(=) Here's the thing about The Surge, The Petraeus Report, The Iraq Study Group, The War In General (No Pun Intended). Basically, we keep doing stuff that The Angel of Death wants to do and it has been sucking. I say we apply the George Costanza Principle as it happened in Seinfeld show #86, season 5 (1992-1993). In this episode, George realizes that in his whole life, nothing he has ever done has ever worked out for him. So, in a stunning display of daring and boldness, he decides to do the opposite of everything his instincts tell him to do. And an incredible series of successes follows: he meets a beautiful woman, he lands a job with the Yankees, and he gets a great apartment. So, here's the new Iraq Strategy: whatever W says to do, the commanders on the ground, the State Department, hell--everyone--should do the opposite. That should get this thing wrapped up by Christmas. Of this year.

(=) Next. I keep meeting up with men who want to talk politics with me and they invariably bring up The Hillary Issue. Nine times out of ten, they say, "Well, I just don't think that she can be/make a good president." Yet, when I press them for concrete reasons, they can't really offer anything other than this: "Well, she's so polarizing." Or, "Well, she can't win." Or, "I just don't like her." Which all boil down to this: "I can't set aside my testosterone and vote for a woman because, well...I just can't." Sigh. (Sometimes, I get really, really nasty and go in for the kill with Caucasian guys and ask them about Barack Obama to see if they will find a way to pillow the race issue. But not always because they can futz around about "experience.") Anyway, back to this one oldtimer I'm thinking of regarding Hillary. The real clincher was this: he says to me, "Ideally, I'd love to see this country really get back on track and get a really good stand-up CHRISTIAN in the White House!" Holy Crap. I said, "That's the kind of bullshit that got us into this mess in the first place." He said, "No a real one this time." Oh. My.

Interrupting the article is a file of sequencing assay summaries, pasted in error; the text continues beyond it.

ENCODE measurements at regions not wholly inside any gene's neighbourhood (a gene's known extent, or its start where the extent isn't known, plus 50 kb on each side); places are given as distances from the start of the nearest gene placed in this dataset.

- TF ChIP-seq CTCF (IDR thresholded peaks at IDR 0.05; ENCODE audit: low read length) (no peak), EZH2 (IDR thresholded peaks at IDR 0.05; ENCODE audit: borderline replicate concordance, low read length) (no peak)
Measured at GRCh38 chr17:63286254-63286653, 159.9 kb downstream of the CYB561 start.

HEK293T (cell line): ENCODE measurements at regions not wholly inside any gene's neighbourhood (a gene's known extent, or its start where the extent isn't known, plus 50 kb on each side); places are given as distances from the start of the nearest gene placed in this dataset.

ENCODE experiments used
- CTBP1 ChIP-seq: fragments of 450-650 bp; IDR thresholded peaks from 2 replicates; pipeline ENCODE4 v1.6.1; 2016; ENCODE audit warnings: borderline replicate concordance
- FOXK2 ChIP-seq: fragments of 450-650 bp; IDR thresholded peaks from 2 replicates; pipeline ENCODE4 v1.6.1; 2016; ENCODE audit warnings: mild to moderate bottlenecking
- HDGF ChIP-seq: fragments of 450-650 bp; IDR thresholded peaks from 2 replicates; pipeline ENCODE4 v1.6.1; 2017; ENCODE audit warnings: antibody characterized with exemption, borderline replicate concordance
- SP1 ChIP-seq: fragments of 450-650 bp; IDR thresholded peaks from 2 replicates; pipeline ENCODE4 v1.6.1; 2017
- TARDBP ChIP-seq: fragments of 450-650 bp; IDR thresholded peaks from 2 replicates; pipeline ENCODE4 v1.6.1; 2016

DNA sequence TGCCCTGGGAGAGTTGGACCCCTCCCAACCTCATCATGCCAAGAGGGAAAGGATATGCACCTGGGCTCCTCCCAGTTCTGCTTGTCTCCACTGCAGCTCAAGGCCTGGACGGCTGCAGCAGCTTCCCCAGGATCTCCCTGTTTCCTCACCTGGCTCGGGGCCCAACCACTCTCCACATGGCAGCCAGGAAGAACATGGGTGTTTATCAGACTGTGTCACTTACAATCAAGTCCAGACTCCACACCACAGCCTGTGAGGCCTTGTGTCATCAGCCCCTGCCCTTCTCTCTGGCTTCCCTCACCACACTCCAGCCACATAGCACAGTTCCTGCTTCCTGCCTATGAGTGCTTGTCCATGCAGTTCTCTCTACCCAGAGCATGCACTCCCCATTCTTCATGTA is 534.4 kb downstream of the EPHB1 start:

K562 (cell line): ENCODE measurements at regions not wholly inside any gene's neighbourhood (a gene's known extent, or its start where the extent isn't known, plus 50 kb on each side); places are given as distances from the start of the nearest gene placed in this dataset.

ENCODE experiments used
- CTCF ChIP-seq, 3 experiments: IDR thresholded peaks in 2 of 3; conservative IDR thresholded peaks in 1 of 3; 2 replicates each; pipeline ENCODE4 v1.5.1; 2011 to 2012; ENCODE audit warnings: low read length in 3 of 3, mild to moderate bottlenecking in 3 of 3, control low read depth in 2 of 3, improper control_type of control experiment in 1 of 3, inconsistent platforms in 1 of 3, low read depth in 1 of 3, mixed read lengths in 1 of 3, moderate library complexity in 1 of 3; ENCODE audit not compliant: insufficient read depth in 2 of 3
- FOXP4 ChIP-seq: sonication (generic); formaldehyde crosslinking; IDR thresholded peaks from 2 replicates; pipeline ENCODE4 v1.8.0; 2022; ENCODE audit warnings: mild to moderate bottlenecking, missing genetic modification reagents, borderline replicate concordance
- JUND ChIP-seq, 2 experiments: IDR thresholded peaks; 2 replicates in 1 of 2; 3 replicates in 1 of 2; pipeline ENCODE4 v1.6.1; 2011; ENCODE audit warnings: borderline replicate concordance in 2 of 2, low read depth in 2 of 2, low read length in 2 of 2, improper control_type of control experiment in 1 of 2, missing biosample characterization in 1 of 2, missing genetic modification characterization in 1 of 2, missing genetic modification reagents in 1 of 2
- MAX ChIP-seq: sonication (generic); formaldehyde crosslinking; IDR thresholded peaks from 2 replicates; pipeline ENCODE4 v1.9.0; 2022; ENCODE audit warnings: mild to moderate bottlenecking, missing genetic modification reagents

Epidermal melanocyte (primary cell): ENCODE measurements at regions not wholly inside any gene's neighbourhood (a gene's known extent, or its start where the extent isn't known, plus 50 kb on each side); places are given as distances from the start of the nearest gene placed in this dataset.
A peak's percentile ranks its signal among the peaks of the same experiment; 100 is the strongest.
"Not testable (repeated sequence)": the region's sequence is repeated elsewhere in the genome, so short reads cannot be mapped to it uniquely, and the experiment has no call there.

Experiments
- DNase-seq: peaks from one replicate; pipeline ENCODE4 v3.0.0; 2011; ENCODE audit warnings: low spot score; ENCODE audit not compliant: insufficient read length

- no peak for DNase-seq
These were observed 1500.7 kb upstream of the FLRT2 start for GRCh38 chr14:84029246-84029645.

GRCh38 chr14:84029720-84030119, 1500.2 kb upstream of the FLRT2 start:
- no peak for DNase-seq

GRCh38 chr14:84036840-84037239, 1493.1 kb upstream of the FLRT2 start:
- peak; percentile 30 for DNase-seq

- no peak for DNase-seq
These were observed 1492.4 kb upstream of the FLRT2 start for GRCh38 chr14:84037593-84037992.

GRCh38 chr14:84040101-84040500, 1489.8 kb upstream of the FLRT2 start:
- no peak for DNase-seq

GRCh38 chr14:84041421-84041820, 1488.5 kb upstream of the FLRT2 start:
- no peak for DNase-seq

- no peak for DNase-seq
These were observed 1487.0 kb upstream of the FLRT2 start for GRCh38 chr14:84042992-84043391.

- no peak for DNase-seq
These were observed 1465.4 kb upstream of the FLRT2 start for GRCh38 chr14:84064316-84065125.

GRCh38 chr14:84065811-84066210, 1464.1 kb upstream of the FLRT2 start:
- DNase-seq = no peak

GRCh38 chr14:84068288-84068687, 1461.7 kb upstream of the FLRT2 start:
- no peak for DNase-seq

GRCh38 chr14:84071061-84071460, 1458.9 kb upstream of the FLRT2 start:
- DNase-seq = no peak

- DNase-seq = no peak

In the final analysis, I just keep telling everyone that it's way too early. Way. Too. Early. But for anyone who is intelligent, and anyone who doesn't mind reading something wonderful and historic and very short germane to the subject of a woman in the White House, you might really enjoy this. It's incredible how history continues to instruct those of us who are thoughtful enough to listen.

(=) This has to be one of my favorite quotes recently regarding The Angel of Death. Everyone knows that average Americans' attention spans are pathetic anyway; our interest in his war is even more limited since we know that we can't have any impact on it one way or another:
"You have an unpopular President going onto prime time television, interrupting Americans' TV programs, to remind them of why they don't like him."-- A "frustrated Capitol Hill Republican strategist with ties to the G.O.P. leadership," quoted by Time magazine, on President Bush's recent address on Iraq.

(=) Finally, I just have to say that two of my favorite Democrats are doing nicely. Al Gore, fresh from his Oscar win, just picked up an Emmy! And my heart of hearts, Bill Clinton, looks very fit and well and is now on a combination book tour/campaign trail. You know how I worry. Sigh. Those were the days, weren't they? Bill...and Al.... Time to check my "Days Left In Office Countdown" again. Because it WILL END.